Colors and one month don’t always capture the pain

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Maine enjoys a luxury only a few New England states can claim. We have colors. We have an abundance of trees, rolling hills and endless vistas. We have the topography to tease the soul.

There’s something about October that freezes the imagination. Maybe it’s the reality that summer is behind us, the little humidity we do get a distant memory. Our thoughts about the upcoming winter months, where character lessons are built and chopped logs are burned, will just have to wait.

This month, at least, belongs to Mother Nature, whose canopies of color bring us to our neurological senses, well aware the quilt that is painted before our eyes is a soothing reminder of our own human limitations.

But for all the beauty, tranquility and bucolic feel that define October in Maine, there are at least two colors – pink and purple – that for all their individual beauty harbor the painful thoughts of two nefarious elements of life, domestic violence and breast cancer.

October has long been designated Breast Cancer Awareness Month. Most credit for that belongs to the Susan B. Komen Foundation, which has been the point organization tackling this debilitating and deadly illness. The National Breast Cancer Foundation, Inc., has been equally diligent in its pursuit of a cure.

As individuals and families reflect this month, it is not so much a time to wallow as it is to wonder about the possibility that one day we will find a cure for a disease that kills women of all ages, ethnicities and preferences. To be sure, breast cancer is the consummate leveler when it comes to who is detected with it, who is treated for it and, ultimately, who either lives with it or dies from it.

Breast cancer statistics yield a sobering story. According to the National Breast Cancer Foundation, Inc.’s website, 1 out of 8 women will be detected with breast cancer in their lifetimes. Digest that figure for a moment.

One in eight. Imagine walking up Main Street in downtown Norway, and encountering eight women of various ages. See them dipping in and out of the various storefronts. Count them. Then stop at eight.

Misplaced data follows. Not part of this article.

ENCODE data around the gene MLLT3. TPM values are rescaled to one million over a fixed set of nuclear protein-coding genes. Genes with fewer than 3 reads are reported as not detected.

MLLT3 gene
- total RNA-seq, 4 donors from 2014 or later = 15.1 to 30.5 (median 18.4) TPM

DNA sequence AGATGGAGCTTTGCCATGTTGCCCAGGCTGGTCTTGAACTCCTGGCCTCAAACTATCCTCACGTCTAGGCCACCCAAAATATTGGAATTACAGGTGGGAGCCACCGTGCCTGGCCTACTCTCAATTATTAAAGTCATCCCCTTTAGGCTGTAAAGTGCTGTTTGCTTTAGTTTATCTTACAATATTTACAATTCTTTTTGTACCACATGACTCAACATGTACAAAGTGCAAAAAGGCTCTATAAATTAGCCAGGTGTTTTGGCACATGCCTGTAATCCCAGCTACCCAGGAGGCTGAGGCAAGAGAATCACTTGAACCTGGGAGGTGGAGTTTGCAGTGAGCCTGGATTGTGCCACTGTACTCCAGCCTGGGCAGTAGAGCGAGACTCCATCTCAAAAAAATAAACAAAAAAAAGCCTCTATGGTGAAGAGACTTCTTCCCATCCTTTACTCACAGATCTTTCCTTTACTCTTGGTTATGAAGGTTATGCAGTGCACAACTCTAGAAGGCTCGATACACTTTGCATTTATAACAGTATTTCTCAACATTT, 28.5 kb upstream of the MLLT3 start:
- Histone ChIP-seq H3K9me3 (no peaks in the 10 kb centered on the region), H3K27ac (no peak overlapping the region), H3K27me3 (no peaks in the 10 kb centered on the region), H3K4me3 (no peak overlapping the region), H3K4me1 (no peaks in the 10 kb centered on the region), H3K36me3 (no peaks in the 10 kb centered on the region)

There you have it. A statistical marker now breathes.

Of course, it’s not that simple. Breast cancer isn’t blackĀ  and white, a curious metaphor considering breast cancer’s non-discriminationg nature. But the numbers speak for themselves. Think one in eight.

In its online literature, the foundation suggests having a plan that detects the disease in its early stages. That’s sound advice. Many women’s lives have been saved.

As Americans grapple with the effects of the government shutdown at home and unrest around the globe, October moves along with brisk breezes and fancy colors. Meanwhile, non-profit organizations and civic minded entities remind us all of the devastation brought on by breast cancer.

It all makes you wonder.

We wonder what could happen if the same singular focus that is placed on sports, athletic competition and entertainment was placed on finding a cure for breast cancer.

What would happen if a professional football team learned that one in eight of its star athletes was likely to contract a debilitating illness that would inevitably cut his career short?

What would happen if Hollywood discovered that one in eight of its brightest stars developed an illness similar to that of Michael J. Fox and his battle with Parkinson’s Disease?

What would happen if male dominated industries and careers suddenly found their ranks depleted because of a yet-to-be-found cure evading every attempt to cure it?

These are not questions likely to be answered. The issue hasn’t hit home yet. But such a scenario is never that farfethced.

We can print and wear all the buttons available to us. We can select all the vanity and special license plates to show we are individually committed to tackling this deadly illness. We can wear the buttons, sport the decals and promote the ribbons. But ultimately, it will take a collective call and a collective drive to not just make a dent but to actually slay the monster.

Until the United States, with is wealth of resources and its intellecual wherewithal, makes a fervent commitment to address the call for even more breast cancer research, we will continue to scratch our heads over the loss of so many lives and the lost of unlimited opportunities.

Breast cancer doesn’t have to win. Polio didn’t. What’s needed in this day and age are things beyond the catchy slogans, the 5K races and the tragic stories of those who’ve paid the ultimate price.

What we all need in the battle against breast cancer is a much needed war, similar to other medical and social wars waged in the past against even more nefarious illnesses. Only this time, let us never concede to the illness. Let us rise to the possibility of victory. In the throes of any other outcome, the price is far too high, no matter what month happens to be on the calendar.

Advertiser Democrat Editorial Board